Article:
In psychology, stress is the feeling of strain or pressure. In biology, stress is the body’s method of reacting to a challenge. In everyday life, however, stress is simply anything that saps you of your energy, mood or just plain makes life hard. Stress is linked to a myriad of health concerns and causes everyone, at one point or another, to feel some sort of inner struggle. Stress is natural and manageable, but needs to be properly understood in order to deal with. So how does stress affect your life?
Again, certain levels of stress are normal and even acceptable. But when stress levels get too high or go unchecked for too long, they become a condition known as distress. Distress goes beyond dealing with life’s added pressures such as traffic, work, family and other common concerns. Distress is an extreme reaction to these and other stressors and can lead to several physical symptoms. Most common are headaches, body aches, upset stomach, chest pain and elevated blood pressure. To put this in perspective, 75-90% of all doctor’s office visits are for stress-related ailments or complaints. Sadly, if not predictably, the common practice of using tobacco, alcohol or other drugs to try to relieve stress is counterproductive. Instead of relieving stress and returning the body to a relaxed state, these substances keep the body in a stressed state and only exasperates the problem.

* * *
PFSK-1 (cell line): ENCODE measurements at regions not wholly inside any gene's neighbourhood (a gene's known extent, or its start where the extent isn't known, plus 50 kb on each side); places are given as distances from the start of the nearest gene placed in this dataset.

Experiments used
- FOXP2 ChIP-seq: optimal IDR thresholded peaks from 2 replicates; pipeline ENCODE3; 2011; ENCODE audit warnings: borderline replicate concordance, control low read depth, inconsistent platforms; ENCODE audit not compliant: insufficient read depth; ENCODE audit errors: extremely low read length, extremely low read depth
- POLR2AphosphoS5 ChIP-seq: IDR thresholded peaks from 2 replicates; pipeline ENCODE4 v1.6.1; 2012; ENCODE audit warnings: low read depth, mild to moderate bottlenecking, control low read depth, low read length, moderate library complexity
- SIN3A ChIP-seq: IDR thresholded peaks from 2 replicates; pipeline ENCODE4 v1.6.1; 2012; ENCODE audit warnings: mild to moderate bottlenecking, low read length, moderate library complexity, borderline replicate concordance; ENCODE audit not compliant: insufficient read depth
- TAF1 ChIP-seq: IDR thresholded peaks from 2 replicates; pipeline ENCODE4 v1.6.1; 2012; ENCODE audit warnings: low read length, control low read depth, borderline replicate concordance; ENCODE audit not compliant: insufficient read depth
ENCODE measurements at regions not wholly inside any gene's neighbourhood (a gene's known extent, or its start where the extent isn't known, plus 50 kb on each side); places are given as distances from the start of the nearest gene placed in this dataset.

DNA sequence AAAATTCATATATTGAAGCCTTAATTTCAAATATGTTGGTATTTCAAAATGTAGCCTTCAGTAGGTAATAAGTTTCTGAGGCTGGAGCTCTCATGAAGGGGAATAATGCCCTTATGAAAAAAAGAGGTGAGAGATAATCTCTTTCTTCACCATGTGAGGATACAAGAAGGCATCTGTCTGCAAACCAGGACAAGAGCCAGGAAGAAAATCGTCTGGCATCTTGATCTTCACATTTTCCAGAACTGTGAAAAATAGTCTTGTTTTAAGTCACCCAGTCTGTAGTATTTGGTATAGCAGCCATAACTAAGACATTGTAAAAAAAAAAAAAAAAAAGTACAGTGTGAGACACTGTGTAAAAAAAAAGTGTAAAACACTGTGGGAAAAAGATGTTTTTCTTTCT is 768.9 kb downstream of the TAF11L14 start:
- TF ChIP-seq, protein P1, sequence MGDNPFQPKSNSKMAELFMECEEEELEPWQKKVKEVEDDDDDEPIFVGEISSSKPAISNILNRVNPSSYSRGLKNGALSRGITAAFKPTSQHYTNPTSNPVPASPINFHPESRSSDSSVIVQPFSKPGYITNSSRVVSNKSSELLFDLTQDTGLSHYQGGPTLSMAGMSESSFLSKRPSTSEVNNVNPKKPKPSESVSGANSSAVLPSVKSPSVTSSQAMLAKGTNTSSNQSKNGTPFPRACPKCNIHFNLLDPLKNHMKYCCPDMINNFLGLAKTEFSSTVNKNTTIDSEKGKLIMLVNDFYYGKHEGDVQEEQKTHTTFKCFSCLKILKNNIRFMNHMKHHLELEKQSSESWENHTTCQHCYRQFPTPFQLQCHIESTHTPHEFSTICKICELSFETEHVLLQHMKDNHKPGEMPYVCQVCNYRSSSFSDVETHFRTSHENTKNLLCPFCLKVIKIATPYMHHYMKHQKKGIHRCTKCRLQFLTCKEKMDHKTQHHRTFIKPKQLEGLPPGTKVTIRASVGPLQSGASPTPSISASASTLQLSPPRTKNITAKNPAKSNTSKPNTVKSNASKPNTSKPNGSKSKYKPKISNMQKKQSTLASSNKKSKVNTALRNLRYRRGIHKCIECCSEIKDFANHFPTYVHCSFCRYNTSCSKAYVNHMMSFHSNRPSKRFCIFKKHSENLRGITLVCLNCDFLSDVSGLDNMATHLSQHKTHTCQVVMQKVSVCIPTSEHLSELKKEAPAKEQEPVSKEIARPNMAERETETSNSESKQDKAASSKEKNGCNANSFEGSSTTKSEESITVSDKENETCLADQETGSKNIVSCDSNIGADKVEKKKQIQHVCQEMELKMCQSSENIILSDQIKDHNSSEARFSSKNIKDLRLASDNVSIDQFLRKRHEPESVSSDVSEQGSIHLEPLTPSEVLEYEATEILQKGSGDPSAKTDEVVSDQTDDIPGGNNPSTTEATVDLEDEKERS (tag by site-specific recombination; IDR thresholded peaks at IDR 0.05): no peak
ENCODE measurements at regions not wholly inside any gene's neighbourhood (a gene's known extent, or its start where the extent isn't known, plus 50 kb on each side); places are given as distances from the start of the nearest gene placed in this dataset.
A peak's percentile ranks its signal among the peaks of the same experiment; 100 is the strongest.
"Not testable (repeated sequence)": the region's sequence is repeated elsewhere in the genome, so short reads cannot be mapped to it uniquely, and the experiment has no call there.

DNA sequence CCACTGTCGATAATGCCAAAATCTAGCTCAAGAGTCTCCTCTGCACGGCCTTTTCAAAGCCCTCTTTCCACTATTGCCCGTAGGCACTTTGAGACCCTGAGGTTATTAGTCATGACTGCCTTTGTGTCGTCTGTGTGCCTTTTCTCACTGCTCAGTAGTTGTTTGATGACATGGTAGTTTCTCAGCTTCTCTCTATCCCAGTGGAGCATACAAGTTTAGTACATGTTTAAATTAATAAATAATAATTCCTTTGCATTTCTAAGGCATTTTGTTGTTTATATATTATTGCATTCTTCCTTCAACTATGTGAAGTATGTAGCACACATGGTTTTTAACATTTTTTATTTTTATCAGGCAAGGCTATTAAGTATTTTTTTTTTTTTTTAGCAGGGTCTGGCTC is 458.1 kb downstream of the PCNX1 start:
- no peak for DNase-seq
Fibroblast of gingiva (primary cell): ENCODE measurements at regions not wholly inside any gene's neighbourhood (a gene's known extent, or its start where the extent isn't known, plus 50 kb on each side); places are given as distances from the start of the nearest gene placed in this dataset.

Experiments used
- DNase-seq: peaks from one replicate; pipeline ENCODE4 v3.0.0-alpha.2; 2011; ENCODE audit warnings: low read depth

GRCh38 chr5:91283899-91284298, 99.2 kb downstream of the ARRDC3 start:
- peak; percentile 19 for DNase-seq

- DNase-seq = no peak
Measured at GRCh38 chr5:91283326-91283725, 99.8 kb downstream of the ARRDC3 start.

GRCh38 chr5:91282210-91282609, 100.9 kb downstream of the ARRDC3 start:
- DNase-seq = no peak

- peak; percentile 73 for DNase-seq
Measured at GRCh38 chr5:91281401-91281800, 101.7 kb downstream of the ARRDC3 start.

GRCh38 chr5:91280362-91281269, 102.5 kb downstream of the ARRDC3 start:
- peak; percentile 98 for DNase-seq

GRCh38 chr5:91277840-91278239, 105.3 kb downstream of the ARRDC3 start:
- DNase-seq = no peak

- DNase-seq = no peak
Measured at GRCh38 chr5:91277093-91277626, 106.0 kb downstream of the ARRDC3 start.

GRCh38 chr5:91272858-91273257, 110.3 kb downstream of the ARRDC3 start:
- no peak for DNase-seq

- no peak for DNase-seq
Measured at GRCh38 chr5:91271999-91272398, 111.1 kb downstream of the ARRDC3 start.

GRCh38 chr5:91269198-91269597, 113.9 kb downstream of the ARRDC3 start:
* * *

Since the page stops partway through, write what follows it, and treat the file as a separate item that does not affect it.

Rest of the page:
Stress takes a particular toll on the heart, the leading killer of Americans being heart disease. While further research is needed to determine exactly how stress leads to heart disease, it is well established that stress contributes indirectly in multiple ways. In addition to raising blood pressure and cholesterol levels, stress often dictates people’s behaviors. Drinking too much alcohol, smoking, inactivity and over-eating are all common misguided attempts to manage stress.
To properly understand and manage stress, Viva Medicare strongly suggest you consult a medical professional for proper treatment. But generally speaking, exercising, maintaining a positive outlook on life, enjoying a healthy diet, refraining from smoking and drinking too much caffeine and maintaining a healthy weight are all common stress management tools.